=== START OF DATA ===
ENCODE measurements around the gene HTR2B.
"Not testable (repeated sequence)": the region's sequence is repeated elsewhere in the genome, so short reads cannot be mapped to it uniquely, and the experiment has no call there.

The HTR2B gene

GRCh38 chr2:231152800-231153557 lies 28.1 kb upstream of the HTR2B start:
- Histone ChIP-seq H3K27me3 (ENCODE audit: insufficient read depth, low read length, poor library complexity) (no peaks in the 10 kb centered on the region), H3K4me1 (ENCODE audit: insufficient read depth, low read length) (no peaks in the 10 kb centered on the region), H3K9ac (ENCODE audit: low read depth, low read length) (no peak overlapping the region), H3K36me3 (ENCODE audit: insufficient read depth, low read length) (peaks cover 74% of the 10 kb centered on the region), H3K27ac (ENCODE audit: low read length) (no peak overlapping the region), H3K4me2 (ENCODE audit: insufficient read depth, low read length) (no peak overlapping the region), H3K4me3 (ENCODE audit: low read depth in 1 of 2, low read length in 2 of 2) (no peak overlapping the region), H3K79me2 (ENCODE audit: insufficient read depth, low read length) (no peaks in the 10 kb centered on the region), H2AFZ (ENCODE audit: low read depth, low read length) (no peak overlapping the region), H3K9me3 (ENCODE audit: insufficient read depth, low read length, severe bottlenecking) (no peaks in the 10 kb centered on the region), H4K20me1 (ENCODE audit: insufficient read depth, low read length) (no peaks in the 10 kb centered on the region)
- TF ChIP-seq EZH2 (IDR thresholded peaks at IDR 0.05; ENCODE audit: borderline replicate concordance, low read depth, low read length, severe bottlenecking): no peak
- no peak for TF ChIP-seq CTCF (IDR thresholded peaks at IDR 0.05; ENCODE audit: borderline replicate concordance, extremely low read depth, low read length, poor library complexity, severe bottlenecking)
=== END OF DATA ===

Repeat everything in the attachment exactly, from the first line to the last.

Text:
ENCODE measurements around the gene HTR2B.
"Not testable (repeated sequence)": the region's sequence is repeated elsewhere in the genome, so short reads cannot be mapped to it uniquely, and the experiment has no call there.

The HTR2B gene

GRCh38 chr2:231152800-231153557 lies 28.1 kb upstream of the HTR2B start:
- Histone ChIP-seq H3K27me3 (ENCODE audit: insufficient read depth, low read length, poor library complexity) (no peaks in the 10 kb centered on the region), H3K4me1 (ENCODE audit: insufficient read depth, low read length) (no peaks in the 10 kb centered on the region), H3K9ac (ENCODE audit: low read depth, low read length) (no peak overlapping the region), H3K36me3 (ENCODE audit: insufficient read depth, low read length) (peaks cover 74% of the 10 kb centered on the region), H3K27ac (ENCODE audit: low read length) (no peak overlapping the region), H3K4me2 (ENCODE audit: insufficient read depth, low read length) (no peak overlapping the region), H3K4me3 (ENCODE audit: low read depth in 1 of 2, low read length in 2 of 2) (no peak overlapping the region), H3K79me2 (ENCODE audit: insufficient read depth, low read length) (no peaks in the 10 kb centered on the region), H2AFZ (ENCODE audit: low read depth, low read length) (no peak overlapping the region), H3K9me3 (ENCODE audit: insufficient read depth, low read length, severe bottlenecking) (no peaks in the 10 kb centered on the region), H4K20me1 (ENCODE audit: insufficient read depth, low read length) (no peaks in the 10 kb centered on the region)
- TF ChIP-seq EZH2 (IDR thresholded peaks at IDR 0.05; ENCODE audit: borderline replicate concordance, low read depth, low read length, severe bottlenecking): no peak
- no peak for TF ChIP-seq CTCF (IDR thresholded peaks at IDR 0.05; ENCODE audit: borderline replicate concordance, extremely low read depth, low read length, poor library complexity, severe bottlenecking)